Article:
Striping (Pavement Markings)

Striping is not only an aesthetic effect of property maintenance, but is required to fit specifications and is regulated by federal, state and local laws. Using the highest quality and most eco-friendly material pays dividends to providing the best products and end result for our customers.


What is Striping?

Striping is the collective name for all of the pavement markings applied to a parking lot and roadway. Striping consists of the lines that delineate lanes and parking spaces, the stencils, arrows, and stop bars that dictate traffic flow, and any other paint that is applied directly to the surface, such as the painting of speed bumps

Why is Striping Important?

Striping is important because it defines the usable driving and parking areas on a property. Drivers use the striping to determine where they can and cannot drive as well as what direction they can drive in. In addition, striping helps determine the boundaries of the parking areas. The goal of striping is to effectively maximize the number of parking spaces with the most efficient layout possible, while still adhering to any guidelines set forth by the governing agency of the property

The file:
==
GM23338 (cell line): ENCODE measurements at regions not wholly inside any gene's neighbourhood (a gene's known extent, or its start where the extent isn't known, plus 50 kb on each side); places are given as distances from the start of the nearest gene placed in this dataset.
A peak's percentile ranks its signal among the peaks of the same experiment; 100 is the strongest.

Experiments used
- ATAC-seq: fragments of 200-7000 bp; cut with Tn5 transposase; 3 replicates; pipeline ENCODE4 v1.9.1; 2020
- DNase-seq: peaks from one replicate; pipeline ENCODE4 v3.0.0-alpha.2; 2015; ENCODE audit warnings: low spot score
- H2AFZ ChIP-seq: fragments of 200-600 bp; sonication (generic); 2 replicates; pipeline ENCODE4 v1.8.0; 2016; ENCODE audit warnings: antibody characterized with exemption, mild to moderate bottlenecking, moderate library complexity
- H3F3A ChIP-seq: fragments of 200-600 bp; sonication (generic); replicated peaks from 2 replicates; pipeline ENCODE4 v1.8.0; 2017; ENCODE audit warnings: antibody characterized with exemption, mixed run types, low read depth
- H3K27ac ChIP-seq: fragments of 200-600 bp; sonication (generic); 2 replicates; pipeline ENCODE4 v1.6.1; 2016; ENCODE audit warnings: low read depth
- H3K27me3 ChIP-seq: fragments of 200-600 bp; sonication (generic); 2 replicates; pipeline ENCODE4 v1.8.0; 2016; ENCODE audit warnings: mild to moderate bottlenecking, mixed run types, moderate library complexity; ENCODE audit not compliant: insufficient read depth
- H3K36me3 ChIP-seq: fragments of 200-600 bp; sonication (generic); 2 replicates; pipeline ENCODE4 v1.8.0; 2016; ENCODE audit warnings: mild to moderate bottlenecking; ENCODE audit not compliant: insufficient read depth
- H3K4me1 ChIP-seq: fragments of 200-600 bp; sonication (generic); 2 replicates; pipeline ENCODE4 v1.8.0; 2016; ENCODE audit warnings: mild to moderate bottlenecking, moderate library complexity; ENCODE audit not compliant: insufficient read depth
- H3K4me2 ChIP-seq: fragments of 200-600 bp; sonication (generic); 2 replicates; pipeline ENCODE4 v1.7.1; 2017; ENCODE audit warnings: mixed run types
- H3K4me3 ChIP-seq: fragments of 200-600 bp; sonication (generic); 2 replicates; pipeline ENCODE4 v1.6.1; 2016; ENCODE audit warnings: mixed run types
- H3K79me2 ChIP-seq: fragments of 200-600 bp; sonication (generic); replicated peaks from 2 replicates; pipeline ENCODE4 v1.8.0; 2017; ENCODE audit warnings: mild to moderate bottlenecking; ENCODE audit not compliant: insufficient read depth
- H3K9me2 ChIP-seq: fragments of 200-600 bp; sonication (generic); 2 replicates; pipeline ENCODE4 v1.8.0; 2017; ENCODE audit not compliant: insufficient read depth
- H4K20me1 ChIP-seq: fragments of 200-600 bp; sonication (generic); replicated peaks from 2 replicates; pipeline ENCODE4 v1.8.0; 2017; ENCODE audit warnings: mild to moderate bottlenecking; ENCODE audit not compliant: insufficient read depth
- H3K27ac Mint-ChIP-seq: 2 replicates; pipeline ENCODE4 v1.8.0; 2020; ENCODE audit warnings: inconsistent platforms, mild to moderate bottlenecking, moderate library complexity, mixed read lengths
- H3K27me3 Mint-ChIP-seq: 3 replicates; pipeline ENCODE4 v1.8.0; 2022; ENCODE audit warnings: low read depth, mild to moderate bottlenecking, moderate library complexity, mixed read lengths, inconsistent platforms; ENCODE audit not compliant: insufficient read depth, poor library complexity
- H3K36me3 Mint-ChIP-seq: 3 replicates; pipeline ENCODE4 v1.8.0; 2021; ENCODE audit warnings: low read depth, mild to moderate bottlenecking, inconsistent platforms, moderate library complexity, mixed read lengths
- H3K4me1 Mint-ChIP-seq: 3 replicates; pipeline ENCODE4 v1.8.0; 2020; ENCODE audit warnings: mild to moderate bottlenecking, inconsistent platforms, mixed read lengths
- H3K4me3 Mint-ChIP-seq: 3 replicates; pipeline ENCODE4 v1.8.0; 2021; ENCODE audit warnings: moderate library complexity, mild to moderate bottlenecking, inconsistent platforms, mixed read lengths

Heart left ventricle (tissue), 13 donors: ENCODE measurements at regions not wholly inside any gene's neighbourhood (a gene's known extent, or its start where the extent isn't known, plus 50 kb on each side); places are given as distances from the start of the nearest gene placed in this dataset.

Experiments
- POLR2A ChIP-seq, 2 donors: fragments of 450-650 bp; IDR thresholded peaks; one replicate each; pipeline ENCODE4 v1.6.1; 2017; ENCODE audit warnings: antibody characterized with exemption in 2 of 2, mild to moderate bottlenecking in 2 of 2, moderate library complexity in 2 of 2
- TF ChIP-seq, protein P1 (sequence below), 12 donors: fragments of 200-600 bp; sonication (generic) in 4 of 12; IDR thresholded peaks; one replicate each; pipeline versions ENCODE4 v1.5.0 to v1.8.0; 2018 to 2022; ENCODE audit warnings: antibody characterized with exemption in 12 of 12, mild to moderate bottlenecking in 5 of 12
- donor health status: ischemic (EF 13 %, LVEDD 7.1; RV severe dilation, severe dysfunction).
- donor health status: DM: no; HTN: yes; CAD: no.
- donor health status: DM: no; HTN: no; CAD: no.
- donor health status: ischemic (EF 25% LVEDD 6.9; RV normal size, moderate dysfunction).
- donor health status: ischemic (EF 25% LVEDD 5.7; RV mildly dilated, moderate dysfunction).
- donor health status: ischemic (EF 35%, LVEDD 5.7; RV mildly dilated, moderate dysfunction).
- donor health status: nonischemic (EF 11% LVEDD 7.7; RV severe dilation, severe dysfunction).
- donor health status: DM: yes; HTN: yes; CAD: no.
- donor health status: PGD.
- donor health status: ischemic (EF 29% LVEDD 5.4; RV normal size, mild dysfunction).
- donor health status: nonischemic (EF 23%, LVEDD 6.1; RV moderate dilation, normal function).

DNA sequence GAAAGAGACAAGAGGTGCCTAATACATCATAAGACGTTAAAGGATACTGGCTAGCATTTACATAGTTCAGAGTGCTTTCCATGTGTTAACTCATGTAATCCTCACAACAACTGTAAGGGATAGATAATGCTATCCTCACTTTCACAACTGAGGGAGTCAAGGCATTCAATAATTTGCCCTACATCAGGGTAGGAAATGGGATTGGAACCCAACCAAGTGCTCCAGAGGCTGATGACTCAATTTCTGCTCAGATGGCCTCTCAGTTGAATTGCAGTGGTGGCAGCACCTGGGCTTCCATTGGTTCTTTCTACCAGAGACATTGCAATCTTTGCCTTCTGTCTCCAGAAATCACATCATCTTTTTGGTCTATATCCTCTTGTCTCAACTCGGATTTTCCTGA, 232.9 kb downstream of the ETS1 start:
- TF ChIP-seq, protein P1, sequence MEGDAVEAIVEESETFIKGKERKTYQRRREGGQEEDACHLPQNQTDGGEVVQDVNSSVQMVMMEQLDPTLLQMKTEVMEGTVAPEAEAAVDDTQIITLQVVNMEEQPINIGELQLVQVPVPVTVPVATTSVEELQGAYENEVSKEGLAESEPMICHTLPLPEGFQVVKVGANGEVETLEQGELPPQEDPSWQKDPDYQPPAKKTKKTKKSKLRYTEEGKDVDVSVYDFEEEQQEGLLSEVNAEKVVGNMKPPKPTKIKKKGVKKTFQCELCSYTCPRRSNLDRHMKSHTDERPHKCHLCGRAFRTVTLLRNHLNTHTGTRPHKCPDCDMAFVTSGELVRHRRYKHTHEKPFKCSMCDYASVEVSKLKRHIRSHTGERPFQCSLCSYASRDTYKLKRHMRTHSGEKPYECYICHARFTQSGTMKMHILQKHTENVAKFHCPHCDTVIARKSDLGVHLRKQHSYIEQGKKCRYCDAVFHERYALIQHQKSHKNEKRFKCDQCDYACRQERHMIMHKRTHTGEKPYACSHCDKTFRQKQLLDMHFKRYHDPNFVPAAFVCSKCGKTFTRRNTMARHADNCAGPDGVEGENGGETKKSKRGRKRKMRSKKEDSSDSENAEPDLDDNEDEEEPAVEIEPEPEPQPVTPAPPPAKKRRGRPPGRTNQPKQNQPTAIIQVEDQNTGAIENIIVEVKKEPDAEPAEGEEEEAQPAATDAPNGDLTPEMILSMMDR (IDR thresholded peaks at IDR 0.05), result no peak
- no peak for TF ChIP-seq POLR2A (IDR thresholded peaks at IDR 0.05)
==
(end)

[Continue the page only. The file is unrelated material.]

How is Striping Performed?

Striping is performed using DOT approved paint with very specific materials specifications set forth for increased visibility and durability. The colors of the pavement markings are also predetermined by the governing body. The paint is either applied by hand using brushes or rollers, or via a striping machine. Striping machines come in two types: walk-behind, or ride-on, similar to a lawn-mower. Tanks attached to the machine hold the paint which then runs through a hose to a nozzle set to spray a specified width on the ground. This allows for precise and even application according to the parking lot’s layout. The striping crew also utilizes a multitude of standard and customized stencils which can be adjusted to fit the parking lot or roadway’s needs.

Striping is most commonly performed on freshly paved or sealcoated asphalt once it has cured. If there is a new layout or a change to an existing layout, sometimes the current striping configuration must be blacked out, or in extreme cases, water-blasted, prior to re-striping